Wilson’s beautiful beer has won plenty of awards. Wilson himself has been lauded, too, including three nominations by the James Beard Foundation for Outstanding Wine, Spirits, or Beer Professional. While others celebrate his work, Wilson makes to celebrate the work of others, including his support of North Carolina’s beer month.
Fullsteam’s beers change with the seasons. When it’s hot, we like their Southern Basil. When the cold weather rolls through, we grab a First Frost. The brewery’s “plow to pint” philosophy means they have a strong connection to farmers and growers. The brewery also focuses on the community, cultivating close relationships with makers and artists.
For more on Fullsteam check out their website or find them on Facebook. For more from Wilson, follow him on Instagram or Twitter. Finally if you want to see where he grabs a pint and a bite to eat, follow him on CurEat.
“We keep it real. We stay with the wood and stay with our hearts and the craft of smoking.”
St. Simons Island is a barrier island along the coast of Georgia. About halfway between Savannah and Jacksonville, it is in a great locale known for good eating from red rice to she-crabs, and now thanks to F. Griffin Bufkin classic, soulful barbeque. Bufkin is a third generation islander and a true polymath having worked as photographer, designer, and club operator before settling in to the low and slow life of a barbeque man.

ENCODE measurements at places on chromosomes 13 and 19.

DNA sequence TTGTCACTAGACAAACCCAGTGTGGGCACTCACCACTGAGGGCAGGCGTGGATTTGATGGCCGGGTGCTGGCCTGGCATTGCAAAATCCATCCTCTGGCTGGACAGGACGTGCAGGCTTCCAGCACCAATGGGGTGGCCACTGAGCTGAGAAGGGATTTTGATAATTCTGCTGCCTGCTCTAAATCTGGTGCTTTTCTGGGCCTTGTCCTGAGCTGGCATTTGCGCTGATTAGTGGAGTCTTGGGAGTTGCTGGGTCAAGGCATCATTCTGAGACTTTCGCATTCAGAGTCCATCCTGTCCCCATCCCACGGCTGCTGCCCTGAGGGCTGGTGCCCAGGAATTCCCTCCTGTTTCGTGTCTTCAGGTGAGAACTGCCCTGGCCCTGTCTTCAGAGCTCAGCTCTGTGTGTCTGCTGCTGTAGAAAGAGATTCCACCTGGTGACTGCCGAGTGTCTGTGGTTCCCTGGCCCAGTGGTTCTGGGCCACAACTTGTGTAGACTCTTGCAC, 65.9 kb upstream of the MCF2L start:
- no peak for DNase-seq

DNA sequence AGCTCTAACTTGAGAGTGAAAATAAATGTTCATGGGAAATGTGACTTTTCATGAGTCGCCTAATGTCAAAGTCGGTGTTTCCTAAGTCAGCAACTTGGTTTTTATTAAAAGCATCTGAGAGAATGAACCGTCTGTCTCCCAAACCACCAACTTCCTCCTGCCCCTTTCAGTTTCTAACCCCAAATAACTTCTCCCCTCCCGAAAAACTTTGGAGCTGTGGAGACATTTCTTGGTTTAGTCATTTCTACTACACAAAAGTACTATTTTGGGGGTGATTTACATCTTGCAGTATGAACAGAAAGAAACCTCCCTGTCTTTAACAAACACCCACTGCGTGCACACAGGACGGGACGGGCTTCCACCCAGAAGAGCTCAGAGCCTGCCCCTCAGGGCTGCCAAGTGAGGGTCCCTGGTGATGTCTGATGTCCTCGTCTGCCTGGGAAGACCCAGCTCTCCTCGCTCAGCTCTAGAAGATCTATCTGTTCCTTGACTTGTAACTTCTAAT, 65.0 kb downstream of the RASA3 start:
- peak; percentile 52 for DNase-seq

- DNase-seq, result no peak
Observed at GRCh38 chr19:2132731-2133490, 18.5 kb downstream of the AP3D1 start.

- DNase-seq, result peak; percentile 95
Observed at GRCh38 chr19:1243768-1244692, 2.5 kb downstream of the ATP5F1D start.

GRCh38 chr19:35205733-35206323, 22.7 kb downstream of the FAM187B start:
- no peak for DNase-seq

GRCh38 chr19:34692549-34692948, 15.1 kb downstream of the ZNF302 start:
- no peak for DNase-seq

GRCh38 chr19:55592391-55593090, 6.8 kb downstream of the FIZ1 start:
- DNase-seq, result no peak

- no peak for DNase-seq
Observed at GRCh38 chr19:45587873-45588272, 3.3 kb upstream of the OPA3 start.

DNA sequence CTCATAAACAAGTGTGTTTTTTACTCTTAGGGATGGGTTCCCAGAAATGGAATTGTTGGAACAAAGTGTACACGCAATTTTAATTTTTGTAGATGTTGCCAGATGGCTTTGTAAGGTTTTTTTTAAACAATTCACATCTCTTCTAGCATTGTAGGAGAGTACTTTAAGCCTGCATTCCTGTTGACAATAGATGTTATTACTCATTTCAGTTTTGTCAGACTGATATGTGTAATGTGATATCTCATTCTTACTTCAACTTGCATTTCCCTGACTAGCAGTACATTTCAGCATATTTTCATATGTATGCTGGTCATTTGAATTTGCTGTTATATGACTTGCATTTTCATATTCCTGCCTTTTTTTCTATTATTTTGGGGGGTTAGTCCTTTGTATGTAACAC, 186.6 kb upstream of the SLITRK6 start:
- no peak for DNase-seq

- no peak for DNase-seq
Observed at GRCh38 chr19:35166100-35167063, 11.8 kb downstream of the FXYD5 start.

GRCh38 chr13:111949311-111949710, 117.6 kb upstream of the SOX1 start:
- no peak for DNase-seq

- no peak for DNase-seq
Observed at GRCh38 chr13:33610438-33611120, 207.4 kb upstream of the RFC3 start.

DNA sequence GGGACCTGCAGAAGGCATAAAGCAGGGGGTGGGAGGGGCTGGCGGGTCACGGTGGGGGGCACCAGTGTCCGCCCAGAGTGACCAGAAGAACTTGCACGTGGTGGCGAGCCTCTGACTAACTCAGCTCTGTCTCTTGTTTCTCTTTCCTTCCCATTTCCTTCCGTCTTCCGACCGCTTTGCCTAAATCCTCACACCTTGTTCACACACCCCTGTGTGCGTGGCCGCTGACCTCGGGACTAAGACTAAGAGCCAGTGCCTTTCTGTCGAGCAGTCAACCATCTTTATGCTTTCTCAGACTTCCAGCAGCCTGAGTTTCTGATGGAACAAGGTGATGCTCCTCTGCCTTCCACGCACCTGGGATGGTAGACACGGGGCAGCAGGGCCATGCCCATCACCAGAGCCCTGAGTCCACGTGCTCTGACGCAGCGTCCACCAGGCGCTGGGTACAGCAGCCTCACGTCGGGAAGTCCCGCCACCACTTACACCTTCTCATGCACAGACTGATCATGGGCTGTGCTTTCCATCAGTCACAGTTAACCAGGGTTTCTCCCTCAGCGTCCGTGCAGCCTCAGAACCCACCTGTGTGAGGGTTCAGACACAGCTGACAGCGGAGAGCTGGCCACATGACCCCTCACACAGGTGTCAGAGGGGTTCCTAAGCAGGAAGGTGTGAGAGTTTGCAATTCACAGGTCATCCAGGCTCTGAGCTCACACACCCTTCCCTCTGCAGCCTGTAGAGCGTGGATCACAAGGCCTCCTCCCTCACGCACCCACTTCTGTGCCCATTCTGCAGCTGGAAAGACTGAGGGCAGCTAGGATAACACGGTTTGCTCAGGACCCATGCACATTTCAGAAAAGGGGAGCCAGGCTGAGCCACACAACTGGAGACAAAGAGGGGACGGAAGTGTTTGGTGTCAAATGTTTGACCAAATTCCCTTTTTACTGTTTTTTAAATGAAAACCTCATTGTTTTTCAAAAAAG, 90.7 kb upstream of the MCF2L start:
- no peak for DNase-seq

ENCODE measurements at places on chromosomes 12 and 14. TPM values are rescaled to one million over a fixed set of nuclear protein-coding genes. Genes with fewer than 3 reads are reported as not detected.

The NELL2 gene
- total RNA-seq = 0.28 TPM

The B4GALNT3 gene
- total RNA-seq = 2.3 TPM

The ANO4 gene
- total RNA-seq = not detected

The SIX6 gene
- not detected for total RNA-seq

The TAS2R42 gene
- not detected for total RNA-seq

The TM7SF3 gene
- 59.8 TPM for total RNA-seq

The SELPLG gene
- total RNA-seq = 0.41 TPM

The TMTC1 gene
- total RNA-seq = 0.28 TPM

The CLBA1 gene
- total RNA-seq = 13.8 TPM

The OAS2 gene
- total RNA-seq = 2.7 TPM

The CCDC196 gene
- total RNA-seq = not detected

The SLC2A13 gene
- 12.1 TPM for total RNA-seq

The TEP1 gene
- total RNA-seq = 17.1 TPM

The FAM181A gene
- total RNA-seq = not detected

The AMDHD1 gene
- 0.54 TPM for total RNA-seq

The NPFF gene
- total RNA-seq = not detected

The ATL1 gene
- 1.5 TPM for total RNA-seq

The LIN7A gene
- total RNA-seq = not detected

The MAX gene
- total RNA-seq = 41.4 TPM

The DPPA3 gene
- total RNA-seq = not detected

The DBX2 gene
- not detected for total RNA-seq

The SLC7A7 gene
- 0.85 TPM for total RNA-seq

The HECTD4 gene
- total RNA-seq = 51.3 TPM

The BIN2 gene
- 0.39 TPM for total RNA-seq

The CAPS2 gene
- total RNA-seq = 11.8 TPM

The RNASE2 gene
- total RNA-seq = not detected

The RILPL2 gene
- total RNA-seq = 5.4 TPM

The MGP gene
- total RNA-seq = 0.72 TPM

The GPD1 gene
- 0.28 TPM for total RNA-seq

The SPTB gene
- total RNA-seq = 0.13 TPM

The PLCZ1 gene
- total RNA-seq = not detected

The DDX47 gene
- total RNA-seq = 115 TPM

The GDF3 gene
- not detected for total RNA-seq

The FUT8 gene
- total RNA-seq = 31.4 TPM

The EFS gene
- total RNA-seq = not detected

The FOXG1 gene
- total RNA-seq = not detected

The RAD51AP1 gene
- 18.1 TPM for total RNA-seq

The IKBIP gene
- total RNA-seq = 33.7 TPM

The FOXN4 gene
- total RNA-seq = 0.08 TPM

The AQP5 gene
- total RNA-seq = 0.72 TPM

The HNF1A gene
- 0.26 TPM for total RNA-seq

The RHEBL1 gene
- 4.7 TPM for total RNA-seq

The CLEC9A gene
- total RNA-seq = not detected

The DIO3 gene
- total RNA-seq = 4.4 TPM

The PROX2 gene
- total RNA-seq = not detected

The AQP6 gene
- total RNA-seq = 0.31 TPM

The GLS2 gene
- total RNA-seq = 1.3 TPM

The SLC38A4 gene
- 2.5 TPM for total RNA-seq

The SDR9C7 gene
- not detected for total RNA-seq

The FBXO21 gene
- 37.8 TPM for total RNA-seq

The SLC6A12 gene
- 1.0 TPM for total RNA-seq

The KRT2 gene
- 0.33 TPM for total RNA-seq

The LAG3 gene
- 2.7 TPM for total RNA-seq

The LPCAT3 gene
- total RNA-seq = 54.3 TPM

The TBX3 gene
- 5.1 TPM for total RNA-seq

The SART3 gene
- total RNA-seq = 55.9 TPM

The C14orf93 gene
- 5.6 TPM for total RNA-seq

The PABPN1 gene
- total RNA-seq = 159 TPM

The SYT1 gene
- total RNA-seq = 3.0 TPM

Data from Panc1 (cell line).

Along with Co-owner Harrison Sapp, Griffin Bufkin opened Southern Soul Barbeque in 2007. Acclaim followed, including an appearance on Diners, Drive-Ins, and Dives. Just when the rest of the country was starting to notice what was smoking on St. Simons, Southern Soul suffered a serious fire. But, they rebuilt and were quickly back in the saddle. They also got back in the habit of picking up awards like Southern Living’s 2017 award for The South’s Best BBQ. Their menu has garnered acclaim for its blend of traditional soul food sides and classic, wood smoked pork, brisket, sausage, and poultry. They also have created a line of retail products including rubs, sauces, and a particularly epic bologna.